Crazy Rich Asians and Other Nonsense

People be all up in my grill like "B, you crazy MFer, no one cares 'bout grammar, you fucking twit. It's the two-thousandth century already."

Or similar stupid bullshit.

Anyways, today's screed shall be about consistency and logic. For many, this will be too much. You'll run for the exits, screaming and trampling each other to death because you were born in a barn and have no social cuing skills whatsoever. For you, I make the same recommendation that I make to beginning writers who suck (or perhaps "other beginning writers who suck," depending on your situation)—quit now and get a new hobby so that your life, on the whole, becomes more valuable and less suckworthy.

Let's start with a snippet from a recent article about the Crazy Rich Asians cowriter who is getting screwed on her salary (figuratively, not literally; this needs to be pointed out because I've seen strippers do such calisthenics literally):
One should be consistent with the words one uses. Note in the first paragraph of el snippetivo the use of the word "co-writer." Though personally I find the use of "co-writer," "co-producer," and "non-fiction" particularly jarring, if you're going to use one of these abominations, at least do so consistently. Otherwise, you are simply a toad posing as a prince (or maybe a maggot posing as a Chihuahua). In this case, the writer of this badly written piece uses "co-screenwriter" and "co-writer," then switches to "cowrite" in the second paragraph. WTF, fine lady?

Numero B in our prosecutorial dirge is the statement (highlighted in gray) "she was making eight to 10 times less than her fellow co-writer."

First of all, don't mix written numbers and numerals. Either use "eight to ten" or "8 to 10." In fiction, these would usually be written out. In journalism, they typically would not. But for the love of our lord and savior, the flying spaghetti monster, be consistent.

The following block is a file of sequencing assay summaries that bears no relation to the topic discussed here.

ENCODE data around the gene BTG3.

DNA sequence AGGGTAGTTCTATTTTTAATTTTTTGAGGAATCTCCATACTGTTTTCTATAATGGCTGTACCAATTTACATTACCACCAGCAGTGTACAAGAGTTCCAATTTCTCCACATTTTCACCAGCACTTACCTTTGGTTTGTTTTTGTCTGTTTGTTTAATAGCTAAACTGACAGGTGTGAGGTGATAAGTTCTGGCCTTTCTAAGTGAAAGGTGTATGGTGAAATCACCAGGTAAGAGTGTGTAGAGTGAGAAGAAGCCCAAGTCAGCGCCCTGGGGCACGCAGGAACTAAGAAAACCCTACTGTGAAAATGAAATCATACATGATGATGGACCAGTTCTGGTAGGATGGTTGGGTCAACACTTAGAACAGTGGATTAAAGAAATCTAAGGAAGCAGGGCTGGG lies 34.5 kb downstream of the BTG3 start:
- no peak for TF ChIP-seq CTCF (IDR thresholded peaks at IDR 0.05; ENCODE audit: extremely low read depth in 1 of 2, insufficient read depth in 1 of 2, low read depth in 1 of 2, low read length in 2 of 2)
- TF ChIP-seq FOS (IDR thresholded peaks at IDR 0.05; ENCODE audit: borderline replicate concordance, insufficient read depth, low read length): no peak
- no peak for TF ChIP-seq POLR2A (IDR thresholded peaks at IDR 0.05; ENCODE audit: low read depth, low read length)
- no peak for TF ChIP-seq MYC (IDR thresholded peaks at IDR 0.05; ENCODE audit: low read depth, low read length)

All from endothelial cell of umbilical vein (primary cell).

2nd, learn math or stick with simple stuff. Let's say the guy in question is making $1,000,000 a year and his female counterpart is making just $100,000 a year. She is making one-tenth his salary. She is NOT making "eight to 10 times less" (note that I used quotation marks, so I wrote that exactly as it was originally written, inconsistency and all). To make "eight to 10 times less," she would be making $8,000,000 to $10,000,000 less (his salary times 8 to 10). Thus, her salary would be negative $9,900,000 to negative $7,900,000, the negative implying that she is PAYING the studio that amount to work for them.

I point this out because I've seen it cropping up quite a bit of late.

On to other crap. One reason I have such an aversion to overwrought description is because it tends to make one's writing so murky that stupid mistakes start popping up everywhere, sort of like an American who doesn't speak Spanish in a Monterrey whorehouse. So when you get all crazy with your meaningless descriptions, check them for continuity.

Example 1—I once read a manuscript where the characters are sitting on the west side of the house drinking coffee one morning, watching the sunrise.

Example dos—A writer went into a massively long (and boring as fuck) description of what some Wild West cowboy was wearing while standing in the local mercantile exchange. This involved also stating exactly where said cowpoke was standing in relation to the room (information that's always fun to have, said no one ever). Meanwhile, his avowed enemy is on the other side of the room. Of course, without moving, cowboy one swings at cowboy B. If the punch hadn't landed, at least we could have assumed that cowboy 1 was drunk or high. Nope. He landed that fucker squarely on the chin.

So think about these things. When I edit convoluted stuff like this, I try to visualize the scene from one phrase to the next to see whether the movements make sense. It's a monumentally difficult task, but if I can go on a vision quest with indigenous Hells Angels in a tent in the Sonoran Desert, you should be able to pull off something as simple as this.

(BTW, I still think it should be Crazy-Rich Asians. I didn't find the family in the movie especially crazy, merely rich AF.)


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